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Council could vote on waterfront overlay ordinance before elections

Wednesday, April 22, 2009 by Kimberly Reeves

A last-minute push to get the waterfront overlay ordinance to Council before the May elections has raised some questions on whether the vote might be a bit more political than some people expect.

While Council wanted a thorough review, the only commission actually required to vote on the waterfront overlay ordinance is the Planning Commission. And at last week’s meeting, the commission initially voted to delay its action until May. After the initial vote, new Commissioner Gerardo Castillo approached Chair David Sullivan and said he had second thoughts about delaying the vote, especially given that the task force had eight months of input.

“It seemed to me that we had had plenty of stakeholder input,” Castillo said. “There had been eight months of input from almost every major significant stakeholder involved in the process, so it seemed important to meet the timeline the staff presented on the ordinance, rather than postpone it to May.”

Castillo approached Sullivan and asked that the motion be rescinded and a new vote cast to move the hearing to April 28. So as the last action of the night, the commission recast its vote, making it possible for the waterfront overlay ordinance to be heard on April 30. The Council meeting of May 7 has been canceled. The city election is on May 9.

How these motions happened – especially in the midst of a heated Council race – is certainly fodder for discussion. Castillo is an appointee of Council Member Mike Martinez. Martinez is a close ally of Lee Leffingwell. So In Fact Daily raised the question with Martinez: Had he called Castillo during the Planning Commission meeting to urge him to reconsider the overlay vote and get it passed?

No, Martinez said. He talked to Castillo a couple of days before the meeting. It was then that the two talked about the fact the waterfront overlay might not get passed.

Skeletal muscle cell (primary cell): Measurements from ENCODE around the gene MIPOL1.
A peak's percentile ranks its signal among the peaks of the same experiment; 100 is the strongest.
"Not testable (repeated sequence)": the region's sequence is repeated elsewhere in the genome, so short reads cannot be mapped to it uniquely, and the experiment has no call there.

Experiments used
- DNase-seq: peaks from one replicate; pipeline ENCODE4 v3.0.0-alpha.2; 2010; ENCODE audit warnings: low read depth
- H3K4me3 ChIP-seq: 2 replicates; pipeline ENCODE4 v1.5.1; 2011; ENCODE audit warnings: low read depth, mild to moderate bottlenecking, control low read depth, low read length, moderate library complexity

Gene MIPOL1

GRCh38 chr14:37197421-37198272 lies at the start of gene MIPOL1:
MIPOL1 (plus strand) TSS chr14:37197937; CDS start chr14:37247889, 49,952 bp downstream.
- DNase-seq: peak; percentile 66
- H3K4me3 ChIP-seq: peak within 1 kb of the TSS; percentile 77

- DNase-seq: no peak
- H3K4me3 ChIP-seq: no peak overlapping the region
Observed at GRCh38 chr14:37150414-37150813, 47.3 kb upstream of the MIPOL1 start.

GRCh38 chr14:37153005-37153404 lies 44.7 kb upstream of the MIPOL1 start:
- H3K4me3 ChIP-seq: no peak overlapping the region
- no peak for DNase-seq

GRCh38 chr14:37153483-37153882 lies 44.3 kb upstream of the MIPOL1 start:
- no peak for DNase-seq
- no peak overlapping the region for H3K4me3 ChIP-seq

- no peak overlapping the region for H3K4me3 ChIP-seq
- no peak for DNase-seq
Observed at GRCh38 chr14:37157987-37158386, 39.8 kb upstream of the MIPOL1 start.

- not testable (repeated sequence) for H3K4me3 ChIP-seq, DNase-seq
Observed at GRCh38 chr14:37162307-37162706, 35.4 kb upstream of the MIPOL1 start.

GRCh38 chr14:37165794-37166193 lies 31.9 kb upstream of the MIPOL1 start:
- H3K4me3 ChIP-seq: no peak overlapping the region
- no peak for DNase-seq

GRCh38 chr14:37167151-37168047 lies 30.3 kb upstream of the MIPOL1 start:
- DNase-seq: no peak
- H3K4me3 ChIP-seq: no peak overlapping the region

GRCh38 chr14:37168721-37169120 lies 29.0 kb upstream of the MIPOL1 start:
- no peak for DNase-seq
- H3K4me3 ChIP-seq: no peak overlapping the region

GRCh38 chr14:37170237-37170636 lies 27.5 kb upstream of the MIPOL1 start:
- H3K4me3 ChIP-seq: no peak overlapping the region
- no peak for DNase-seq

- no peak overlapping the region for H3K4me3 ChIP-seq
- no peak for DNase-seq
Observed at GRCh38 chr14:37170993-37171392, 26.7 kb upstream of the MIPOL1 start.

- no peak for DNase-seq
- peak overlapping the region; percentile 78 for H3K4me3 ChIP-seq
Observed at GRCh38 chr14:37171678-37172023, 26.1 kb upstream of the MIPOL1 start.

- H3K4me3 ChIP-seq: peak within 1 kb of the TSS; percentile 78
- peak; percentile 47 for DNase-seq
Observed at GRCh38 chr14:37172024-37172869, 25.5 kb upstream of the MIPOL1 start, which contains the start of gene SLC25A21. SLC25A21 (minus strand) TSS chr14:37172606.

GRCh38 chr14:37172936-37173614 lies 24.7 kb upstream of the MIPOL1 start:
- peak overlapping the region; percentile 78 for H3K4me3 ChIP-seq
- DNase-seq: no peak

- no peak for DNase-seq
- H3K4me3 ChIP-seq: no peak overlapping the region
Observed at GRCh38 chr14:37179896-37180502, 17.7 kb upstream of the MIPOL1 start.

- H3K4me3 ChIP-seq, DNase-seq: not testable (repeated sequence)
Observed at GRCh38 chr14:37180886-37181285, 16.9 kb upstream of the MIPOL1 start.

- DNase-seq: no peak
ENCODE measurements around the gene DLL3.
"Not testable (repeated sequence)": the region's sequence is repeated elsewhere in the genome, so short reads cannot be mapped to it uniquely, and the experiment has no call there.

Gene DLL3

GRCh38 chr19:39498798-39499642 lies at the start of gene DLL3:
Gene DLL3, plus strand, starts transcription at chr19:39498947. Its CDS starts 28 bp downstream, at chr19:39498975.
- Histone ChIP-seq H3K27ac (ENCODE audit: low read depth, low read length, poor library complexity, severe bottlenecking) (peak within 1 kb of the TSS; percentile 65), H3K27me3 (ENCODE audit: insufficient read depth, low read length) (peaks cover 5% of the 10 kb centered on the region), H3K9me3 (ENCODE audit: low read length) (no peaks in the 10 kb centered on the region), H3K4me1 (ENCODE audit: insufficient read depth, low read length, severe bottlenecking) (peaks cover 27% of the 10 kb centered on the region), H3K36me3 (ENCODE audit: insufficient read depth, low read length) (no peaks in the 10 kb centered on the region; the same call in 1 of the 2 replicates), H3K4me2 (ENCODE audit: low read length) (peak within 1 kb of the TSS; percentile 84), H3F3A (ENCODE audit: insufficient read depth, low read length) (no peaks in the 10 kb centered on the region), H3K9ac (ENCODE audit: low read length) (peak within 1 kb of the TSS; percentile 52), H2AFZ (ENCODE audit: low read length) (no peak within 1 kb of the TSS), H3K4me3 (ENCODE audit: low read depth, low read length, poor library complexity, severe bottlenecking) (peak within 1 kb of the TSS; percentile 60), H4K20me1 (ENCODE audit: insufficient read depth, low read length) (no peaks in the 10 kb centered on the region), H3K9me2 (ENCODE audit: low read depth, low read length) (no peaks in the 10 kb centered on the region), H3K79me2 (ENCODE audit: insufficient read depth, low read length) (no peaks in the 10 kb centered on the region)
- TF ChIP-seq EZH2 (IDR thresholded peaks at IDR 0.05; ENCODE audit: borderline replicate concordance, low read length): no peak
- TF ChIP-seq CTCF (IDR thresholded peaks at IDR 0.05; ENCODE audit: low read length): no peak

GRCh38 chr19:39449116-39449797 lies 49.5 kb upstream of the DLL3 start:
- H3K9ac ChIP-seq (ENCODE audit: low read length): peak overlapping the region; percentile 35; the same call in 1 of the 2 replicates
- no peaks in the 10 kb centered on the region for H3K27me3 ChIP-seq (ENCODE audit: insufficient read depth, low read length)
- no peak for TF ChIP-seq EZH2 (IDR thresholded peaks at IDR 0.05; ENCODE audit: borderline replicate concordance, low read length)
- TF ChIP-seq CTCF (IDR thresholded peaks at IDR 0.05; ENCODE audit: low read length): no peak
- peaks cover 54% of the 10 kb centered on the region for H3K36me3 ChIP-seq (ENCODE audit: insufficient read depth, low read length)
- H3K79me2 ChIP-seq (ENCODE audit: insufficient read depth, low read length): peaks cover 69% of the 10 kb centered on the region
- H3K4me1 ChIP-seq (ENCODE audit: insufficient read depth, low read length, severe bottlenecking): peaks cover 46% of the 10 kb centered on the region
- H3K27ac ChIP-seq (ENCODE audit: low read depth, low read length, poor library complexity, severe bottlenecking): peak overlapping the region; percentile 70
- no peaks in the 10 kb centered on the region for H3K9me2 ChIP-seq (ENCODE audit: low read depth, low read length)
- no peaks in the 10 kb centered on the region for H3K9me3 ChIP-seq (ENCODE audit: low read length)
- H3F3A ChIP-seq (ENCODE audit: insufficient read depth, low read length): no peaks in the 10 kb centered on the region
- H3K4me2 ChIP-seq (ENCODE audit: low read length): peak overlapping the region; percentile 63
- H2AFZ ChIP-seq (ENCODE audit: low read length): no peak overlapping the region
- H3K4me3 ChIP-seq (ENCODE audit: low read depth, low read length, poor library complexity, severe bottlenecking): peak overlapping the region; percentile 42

“I called my appointee and asked him what they were doing. He said they were considering a postponement, that folks were saying they needed more time,” Martinez said. “So I talked to him and said, ‘Look, here’s the amount of time we’ve been working on it. These are all the folks that have been involved from Day 1, and our intent was for this Council that started the whole process to really make any final decisions in adopting the overlay. While I could understand folks needing more time, what I didn’t want was for things to drag out in perpetuity with folks saying they needed more time.”

It’s not uncommon for Council members to push through ordinances and actions in deference to a departing colleague. Council Member Betty Dunkerley, for instance, made a couple of key votes at her last Council meeting on items she had championed, including an accessibility bill.

On the other hand, a motion to reconsider the timing of an ordinance is still somewhat rare. But Sullivan admitted he especially was sensitive to the timing of the vote, given Council’s expressed displeasure last year that Planning Commission appeared to drag its feet on a proposed billboard ordinance.

Sullivan still has some questions on the ordinance, such as whether the height limits are absolute, or if the new waterfront overlay task force could give some type of minimal variance – say an extra 5 feet – in exchange for a significant community benefit.